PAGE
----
Stockholm3 test to estimate the risk of prostate cancer: a single technology assessment
Health technology assessment|
The objective of this STA was to appraise the evidence provided in the submission file from A3P Biomedical (submitter) concerning the use of the Stockholm3 test for estimating the risk of prostate cancer compared with using only prostate-specific antigen (PSA).
In the PDF file, prices are redacted for reasons of confidentiality for the manufacturer. In the text below, the slagging appears as X.
Prostate cancer is the most common form of cancer in men in Norway. In recent years, over 5,000 new cases of prostate cancer have been diagnosed each year. The Division of Health Services at the Norwegian Institute of Public Health was commissioned in May 2021 to conduct a single technology assessment (STA) of the Stockholm3 test to estimate the risk of prostate cancer. Stockholm3 is a multi-parametric blood test utilizing protein analyses, genetic analyses, clinical data, and an algorithm, to estimate the risk of having a clinically significant prostate cancer (defined as Gleason Score ≥ 7) in biopsy.
The objective of this STA was to appraise the evidence provided in the submission file from A3P Biomedical (submitter) concerning the use of the Stockholm3 test for estimating the risk of prostate cancer compared with using only prostate-specific antigen (PSA). We also appraised the cost-minimisation analysis and budget impact analysis provided by the submitter.
The appraisal included assessment of the quality of the literature search, the submitter’s summary of the prognostic accuracy of the Stockholm3 test, and the cost-minimization and budget impact analyses provided by the submitter. This implies that NIPH has not performed additional literature searches, any compilations of effects and safety, nor conducted any supplementary health economic analyses.
The submitter included eight studies in their literature review. However, these eight studies do not represent eight independent samples. All studies compared Stockholm3 with PSA and were conducted in Sweden and/or Norway. None of the studies has been conducted by an independent research group.
All studies excluded patients with previous prostate cancer diagnosis. One of the studies was a randomized controlled trial. The others were prospective paired diagnostic studies or observational studies. The largest study (Grönberg 2015) which was a prospective, population-based, paired, screen-positive, diagnostic study with more than 58,000 participants reported that use of the Stockholm3 model could reduce the number of biopsies by 32% (95% CI 24–39), could avoid 44% (35–54) of benign biopsies, and reduce unnecessary biopsies by 37%. It was not feasible to pool the results from the studies presented in the submission, due to variations in designs and research questions.
Testing with Stockholm3 entails an additional direct costs of XXXX NOK per test. However, the submitted analysis indicates that it could be a cost-saving strategy compared to PSA testing alone. The analysis shows cost-savings of 1,400 NOK per man. The submitted budget impact analysis also indicates cost savings each year after implementation of Stockholm3.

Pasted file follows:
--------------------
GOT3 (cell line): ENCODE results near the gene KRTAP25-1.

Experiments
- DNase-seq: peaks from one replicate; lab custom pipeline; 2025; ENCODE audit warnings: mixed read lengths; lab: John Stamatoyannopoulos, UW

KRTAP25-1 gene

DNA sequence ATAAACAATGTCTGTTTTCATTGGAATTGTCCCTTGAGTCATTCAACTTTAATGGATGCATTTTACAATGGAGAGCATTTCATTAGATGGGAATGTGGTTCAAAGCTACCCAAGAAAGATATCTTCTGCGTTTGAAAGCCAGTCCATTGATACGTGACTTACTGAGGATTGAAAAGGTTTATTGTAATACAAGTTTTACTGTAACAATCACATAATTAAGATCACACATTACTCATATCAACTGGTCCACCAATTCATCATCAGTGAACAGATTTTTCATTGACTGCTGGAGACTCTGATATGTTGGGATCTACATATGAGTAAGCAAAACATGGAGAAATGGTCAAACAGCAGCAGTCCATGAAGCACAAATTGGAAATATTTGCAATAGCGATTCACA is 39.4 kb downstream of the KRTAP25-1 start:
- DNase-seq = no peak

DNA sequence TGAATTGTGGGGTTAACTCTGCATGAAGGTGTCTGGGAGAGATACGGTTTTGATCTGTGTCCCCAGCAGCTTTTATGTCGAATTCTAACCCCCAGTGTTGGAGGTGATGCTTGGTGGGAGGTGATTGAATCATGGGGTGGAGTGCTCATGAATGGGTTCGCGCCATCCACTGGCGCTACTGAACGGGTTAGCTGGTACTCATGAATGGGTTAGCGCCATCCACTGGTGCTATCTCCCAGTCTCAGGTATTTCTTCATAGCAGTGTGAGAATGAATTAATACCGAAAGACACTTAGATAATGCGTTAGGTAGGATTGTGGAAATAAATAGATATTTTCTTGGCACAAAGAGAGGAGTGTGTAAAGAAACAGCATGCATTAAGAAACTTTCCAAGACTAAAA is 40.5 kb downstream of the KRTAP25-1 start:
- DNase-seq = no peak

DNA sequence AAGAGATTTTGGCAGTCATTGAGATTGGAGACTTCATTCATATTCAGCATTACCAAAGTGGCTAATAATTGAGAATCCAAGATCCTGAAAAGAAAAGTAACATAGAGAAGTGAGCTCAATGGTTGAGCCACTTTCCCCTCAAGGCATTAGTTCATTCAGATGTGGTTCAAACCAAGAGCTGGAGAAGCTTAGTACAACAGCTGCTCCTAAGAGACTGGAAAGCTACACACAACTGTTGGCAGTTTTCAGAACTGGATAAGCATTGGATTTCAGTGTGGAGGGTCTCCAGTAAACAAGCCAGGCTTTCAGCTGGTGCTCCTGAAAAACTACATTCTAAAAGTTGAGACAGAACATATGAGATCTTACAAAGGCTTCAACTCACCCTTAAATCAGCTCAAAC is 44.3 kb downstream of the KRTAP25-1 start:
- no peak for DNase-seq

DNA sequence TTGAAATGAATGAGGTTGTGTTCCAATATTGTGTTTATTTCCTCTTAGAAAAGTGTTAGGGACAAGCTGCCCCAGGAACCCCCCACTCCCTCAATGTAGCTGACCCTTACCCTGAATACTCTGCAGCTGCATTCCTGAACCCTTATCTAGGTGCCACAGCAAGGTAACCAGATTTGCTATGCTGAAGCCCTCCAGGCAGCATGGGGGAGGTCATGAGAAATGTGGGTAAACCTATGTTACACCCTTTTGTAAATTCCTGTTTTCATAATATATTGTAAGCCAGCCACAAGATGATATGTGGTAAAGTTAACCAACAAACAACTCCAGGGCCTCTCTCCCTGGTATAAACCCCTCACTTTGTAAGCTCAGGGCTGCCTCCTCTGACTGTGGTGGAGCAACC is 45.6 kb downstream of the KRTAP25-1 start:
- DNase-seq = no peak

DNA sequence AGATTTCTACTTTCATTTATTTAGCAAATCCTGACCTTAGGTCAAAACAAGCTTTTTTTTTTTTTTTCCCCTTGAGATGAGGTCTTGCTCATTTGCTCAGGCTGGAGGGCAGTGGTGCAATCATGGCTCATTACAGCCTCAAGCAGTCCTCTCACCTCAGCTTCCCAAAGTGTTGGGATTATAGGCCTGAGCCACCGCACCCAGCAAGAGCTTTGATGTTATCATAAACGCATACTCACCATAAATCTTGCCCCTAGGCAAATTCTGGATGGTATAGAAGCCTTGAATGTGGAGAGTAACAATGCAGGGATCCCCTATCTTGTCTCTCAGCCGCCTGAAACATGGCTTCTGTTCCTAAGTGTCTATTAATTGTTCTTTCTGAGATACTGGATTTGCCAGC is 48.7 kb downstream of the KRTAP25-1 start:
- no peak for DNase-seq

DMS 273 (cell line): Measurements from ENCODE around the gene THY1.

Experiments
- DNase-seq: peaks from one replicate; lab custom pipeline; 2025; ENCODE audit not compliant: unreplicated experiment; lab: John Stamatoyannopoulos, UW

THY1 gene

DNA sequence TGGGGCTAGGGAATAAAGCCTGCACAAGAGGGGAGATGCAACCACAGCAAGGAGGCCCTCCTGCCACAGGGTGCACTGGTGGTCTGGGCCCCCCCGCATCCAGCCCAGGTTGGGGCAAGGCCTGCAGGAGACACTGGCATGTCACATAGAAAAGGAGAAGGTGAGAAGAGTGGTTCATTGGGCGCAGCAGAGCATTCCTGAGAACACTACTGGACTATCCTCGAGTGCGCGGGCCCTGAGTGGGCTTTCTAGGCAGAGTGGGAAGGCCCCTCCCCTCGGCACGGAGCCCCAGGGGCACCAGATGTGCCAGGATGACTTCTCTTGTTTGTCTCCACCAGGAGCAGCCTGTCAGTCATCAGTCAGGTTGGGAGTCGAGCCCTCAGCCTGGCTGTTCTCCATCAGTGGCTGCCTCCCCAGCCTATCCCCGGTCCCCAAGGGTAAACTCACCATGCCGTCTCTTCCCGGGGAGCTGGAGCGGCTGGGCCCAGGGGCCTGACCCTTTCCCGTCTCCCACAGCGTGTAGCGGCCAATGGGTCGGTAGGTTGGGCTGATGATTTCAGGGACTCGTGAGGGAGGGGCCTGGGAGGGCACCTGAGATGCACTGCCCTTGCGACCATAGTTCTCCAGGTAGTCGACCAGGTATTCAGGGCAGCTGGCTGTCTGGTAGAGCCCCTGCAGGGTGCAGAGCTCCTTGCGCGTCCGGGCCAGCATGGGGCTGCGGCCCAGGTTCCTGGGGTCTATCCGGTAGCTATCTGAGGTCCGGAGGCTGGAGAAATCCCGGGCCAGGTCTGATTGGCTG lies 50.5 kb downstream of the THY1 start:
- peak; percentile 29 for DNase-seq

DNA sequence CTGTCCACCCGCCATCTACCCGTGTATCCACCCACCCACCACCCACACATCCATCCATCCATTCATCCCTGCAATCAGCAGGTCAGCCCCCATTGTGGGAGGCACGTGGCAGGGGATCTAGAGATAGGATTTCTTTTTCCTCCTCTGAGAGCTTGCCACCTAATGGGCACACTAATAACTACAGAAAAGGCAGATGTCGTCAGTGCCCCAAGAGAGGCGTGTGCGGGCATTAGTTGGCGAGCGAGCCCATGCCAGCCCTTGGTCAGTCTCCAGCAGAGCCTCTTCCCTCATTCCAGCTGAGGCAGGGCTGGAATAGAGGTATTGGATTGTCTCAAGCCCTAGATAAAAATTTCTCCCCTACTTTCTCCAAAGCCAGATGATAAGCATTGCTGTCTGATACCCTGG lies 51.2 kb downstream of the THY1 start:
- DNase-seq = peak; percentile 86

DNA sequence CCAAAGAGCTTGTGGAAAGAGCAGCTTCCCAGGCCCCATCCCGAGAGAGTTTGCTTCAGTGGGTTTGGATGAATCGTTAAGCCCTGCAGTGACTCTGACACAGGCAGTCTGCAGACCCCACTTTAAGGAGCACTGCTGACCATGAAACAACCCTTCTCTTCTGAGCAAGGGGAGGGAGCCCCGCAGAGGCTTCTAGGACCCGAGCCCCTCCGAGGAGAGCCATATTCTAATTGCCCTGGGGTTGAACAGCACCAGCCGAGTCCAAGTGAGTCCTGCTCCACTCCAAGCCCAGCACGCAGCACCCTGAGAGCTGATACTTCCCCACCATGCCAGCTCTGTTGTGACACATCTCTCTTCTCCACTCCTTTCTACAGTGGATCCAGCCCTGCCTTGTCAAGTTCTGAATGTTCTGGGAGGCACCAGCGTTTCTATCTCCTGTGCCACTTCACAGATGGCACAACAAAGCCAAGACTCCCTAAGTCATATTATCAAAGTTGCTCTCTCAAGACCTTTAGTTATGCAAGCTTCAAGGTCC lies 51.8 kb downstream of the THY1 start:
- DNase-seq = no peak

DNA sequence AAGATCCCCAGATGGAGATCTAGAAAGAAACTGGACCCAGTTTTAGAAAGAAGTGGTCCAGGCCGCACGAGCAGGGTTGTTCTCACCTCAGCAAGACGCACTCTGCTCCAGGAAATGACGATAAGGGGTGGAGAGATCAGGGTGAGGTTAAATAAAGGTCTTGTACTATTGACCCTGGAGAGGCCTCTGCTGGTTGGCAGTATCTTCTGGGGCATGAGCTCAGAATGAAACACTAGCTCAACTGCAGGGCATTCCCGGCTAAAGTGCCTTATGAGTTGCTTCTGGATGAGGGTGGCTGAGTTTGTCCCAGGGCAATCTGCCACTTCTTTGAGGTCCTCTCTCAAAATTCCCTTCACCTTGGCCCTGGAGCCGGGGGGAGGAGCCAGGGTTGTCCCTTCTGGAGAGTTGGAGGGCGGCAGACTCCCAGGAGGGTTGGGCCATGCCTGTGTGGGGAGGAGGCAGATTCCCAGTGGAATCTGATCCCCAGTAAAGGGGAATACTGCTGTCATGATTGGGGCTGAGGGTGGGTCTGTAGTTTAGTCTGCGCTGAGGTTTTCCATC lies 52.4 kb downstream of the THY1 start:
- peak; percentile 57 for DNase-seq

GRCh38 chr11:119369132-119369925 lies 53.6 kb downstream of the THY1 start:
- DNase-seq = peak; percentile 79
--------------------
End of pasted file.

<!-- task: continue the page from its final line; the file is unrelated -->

The documentation of the diagnostic accuracy provided by the use of Stockholm3 is considered to be uncertain. This is partly due to variability in the design and outcomes of the relevant studies which implied that it was not feasible to pool studies for overall assessments. Furthermore, none of the studies were conducted solely by independent researchers.
There are several substantial uncertainties in the health economic analyses. The major driver of the results are differences in the proportions of positive test results with the Stockholm3 test compared to those with PSA tests alone. Only non-published data are used in the analysis for estimating these differences. Assumptions in the analysis on the further diagnostic work-up, surveillance and treatment of patients after referral to urologists are also uncertain and mainly based on input from the clinical experts consulted by the submitter. Furthermore, the current practice in terms of diagnosis and treatment of prostate cancer varies and is under continuous development. This makes it difficult to assess whether the analysis provides a relevant basis for clinical practice in the next coming years.
Based on the one-way deterministic sensitivity analyses that the provider has chosen to perform, the analyses indicate that Stockholm3 will still be a cost-saving alternative compared to the PSA strategy. However, if two or more of the parameters associated with substantial uncertainty in the model are changed simultaneously, Stockholm3 is no longer cost saving compared to PSA testing. The budget impact analysis is also associated with substantial uncertainty.
The clinical documentation submitted does not allow clear conclusions on to which extent a work-up which includes the Stockholm3 test will provide improved detection of clinically significant prostate cancer and avoiding unnecessary biopsies and cancer treatment compared to current clinical practice with PSA as the initial test.
The submitted cost-minimisation analysis indicates that Stockholm3 could be a cost-saving strategy compared to standard practice with PSA-testing. However, there are substantial uncertainties in the structure and assumptions applied in the model, and the results of the analysis should therefore be interpreted in light of these caveats.